2017 Technovation Challenge Registration is Open!

Calling all girls, mentors, and volunteers! Registration for the Global Technovation Challenge is now open.

Registration Opens: October 1, 2016
Individual & Team Registration Deadline: March 8, 2017
Submission Deadline: April 26, 2017
World Pitch Summit: August 7-11, 2017

Every year, Technovation challenges girls all over the world to build a mobile app that will address a community problem. Since 2009:

  • 10,000 girls have participated inTechnovation from over 78 countries
  • Over 2,400 professionals have built a global network of support for Technovation girls as mentors, educators and regional ambassadors
  • Over 1,700 mobile apps have been created by Technovation participants

Girls, whether you are an athlete, musician, love fashion, or want to explore medicine, coding can help you pursue your interests now and create greater career options and job security for your future. Imagine building an app that you can have on your own phone. Come find out what it is all about!

Volunteers and mentors, there is no technical expertise necessary to become involved and support getting more girls into STEM careers through Technovation!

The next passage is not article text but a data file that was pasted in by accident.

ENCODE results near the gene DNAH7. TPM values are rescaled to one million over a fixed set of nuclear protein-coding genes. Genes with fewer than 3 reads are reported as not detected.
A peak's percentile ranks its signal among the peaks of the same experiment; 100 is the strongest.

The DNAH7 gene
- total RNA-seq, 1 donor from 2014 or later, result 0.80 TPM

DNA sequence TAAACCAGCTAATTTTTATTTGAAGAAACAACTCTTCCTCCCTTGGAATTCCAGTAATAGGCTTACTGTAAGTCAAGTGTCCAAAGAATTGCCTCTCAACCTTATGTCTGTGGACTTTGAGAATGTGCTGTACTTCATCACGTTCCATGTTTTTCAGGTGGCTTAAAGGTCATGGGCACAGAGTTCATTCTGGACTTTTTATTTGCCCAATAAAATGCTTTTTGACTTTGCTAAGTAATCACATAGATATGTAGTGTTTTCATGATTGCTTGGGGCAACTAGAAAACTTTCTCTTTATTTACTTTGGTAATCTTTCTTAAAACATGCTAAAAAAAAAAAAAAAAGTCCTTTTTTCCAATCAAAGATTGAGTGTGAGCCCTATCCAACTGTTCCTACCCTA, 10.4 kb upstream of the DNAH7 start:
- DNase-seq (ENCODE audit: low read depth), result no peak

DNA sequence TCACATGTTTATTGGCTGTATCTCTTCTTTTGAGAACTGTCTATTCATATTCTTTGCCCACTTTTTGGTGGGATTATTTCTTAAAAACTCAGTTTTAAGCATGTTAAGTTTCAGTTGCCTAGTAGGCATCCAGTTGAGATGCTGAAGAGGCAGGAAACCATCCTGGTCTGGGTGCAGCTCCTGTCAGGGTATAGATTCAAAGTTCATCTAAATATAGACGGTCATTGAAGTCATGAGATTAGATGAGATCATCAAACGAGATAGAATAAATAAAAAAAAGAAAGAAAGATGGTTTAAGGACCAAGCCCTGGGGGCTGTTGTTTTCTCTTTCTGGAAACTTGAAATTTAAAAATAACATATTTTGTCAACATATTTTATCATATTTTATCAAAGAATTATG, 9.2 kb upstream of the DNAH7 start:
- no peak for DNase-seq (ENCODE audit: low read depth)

Note to past mentors & coaches: the coach and mentor roles have been consolidated for 2017.

Why is it so important to inspire girls to learn to code?

Women make up half of the total U.S. college-educated workforce, but only 29% of the science and engineering workforce. –NSF Science and Engineering Indicators, 2016

In 2014 women held on 26% of computing occupations, down from 36% in 1991 – NCWIT, Women in IT: The Facts

The U.S. Department of Labor estimates that by 2020 there will be more than 1.4 million computing-related job openings. At current rates, however, we can only fill about 30% of those jobs with U.S. computing bachelor’s grads.

Girls represent a valuable, mostly untapped talent pool – Exploring Computer Science/Resources/cs-statistics
If current trends continue, by 2018 the information technology industry will only be able to fill half of its available jobs. – NCWIT, Women in IT: The Facts

The fraction of women among bachelor’s graduates has decreased in Computer Science, from 37% in 1984 to 11.7% in 2010/2011. – Women Computing Association Computing Degree and Enrollment Trends

Only about one out of every seven engineers is female. – U.S. Department of Commerce, Economics and Statistics Administration

And finally Minnesota ranks 47 out of 50 in Computer Science standards. (YIKES) – Computer Science Teachers Association, Running on Empty.

If girls are inspired to see that Computer Science can make the world more beautiful, more safe, more innovative, even more healthy, then hopefully they will begin to contribute their essential voices.

Join us in inspiring our Minnesota girls to do great things through tech.

Use the green button to sign up above!

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